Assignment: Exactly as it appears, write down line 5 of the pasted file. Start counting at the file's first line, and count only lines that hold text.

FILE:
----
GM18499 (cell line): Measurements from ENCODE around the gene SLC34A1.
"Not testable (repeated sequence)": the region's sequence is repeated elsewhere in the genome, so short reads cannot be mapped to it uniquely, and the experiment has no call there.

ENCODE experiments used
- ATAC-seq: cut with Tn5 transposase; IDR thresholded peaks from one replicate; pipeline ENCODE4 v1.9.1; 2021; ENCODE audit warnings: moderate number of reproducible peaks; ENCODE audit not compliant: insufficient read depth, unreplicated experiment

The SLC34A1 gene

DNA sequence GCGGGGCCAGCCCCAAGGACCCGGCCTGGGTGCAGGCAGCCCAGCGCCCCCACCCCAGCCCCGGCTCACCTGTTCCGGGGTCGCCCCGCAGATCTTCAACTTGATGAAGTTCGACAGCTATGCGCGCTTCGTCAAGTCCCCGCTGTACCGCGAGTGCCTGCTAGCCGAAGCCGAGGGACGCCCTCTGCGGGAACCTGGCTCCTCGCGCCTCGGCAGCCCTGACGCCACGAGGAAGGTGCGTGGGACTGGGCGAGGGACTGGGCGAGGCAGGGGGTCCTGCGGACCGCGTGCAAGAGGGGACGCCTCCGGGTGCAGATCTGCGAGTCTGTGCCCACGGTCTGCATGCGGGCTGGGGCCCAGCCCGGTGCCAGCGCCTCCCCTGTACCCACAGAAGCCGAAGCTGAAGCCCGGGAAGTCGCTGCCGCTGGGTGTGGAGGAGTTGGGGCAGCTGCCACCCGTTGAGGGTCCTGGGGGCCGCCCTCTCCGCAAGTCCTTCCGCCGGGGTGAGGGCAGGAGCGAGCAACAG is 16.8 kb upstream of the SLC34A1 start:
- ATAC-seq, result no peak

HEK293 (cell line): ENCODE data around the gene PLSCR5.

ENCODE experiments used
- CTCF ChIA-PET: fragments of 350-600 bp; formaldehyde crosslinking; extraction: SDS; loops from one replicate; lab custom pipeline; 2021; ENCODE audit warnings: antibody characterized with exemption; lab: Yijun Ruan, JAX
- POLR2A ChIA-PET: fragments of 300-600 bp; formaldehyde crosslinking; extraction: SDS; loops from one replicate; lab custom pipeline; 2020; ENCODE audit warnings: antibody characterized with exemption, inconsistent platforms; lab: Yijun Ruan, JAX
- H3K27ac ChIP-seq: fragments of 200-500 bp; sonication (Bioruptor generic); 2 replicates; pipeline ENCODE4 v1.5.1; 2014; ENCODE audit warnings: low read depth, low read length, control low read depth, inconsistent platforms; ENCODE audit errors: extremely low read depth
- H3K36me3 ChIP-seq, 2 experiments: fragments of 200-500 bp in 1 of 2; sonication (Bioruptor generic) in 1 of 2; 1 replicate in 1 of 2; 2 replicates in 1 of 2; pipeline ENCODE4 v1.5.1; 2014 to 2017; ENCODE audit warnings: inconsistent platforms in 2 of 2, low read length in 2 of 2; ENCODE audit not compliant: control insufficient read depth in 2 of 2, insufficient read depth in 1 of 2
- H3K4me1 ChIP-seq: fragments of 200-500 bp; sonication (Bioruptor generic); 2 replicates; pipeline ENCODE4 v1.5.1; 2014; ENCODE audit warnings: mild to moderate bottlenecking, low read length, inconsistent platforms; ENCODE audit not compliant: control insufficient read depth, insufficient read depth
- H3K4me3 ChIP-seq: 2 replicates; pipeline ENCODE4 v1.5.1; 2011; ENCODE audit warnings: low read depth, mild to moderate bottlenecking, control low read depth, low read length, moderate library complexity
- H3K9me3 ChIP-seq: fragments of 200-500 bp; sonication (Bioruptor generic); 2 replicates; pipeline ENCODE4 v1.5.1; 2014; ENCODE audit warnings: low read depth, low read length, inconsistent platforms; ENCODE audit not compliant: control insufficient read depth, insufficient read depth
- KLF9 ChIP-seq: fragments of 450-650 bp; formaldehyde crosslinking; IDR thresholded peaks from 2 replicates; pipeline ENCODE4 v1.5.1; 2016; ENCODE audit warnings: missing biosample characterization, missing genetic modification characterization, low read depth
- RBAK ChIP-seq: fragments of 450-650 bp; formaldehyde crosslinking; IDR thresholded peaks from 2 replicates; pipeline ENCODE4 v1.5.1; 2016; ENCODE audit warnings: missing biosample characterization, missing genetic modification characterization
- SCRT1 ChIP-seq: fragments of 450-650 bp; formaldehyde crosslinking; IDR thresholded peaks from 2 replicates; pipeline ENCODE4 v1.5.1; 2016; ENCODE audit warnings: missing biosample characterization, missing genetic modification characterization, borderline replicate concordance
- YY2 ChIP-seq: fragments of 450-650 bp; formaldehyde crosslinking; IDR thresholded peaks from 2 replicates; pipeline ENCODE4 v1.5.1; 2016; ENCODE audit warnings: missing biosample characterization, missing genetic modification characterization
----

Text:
The SLC34A1 gene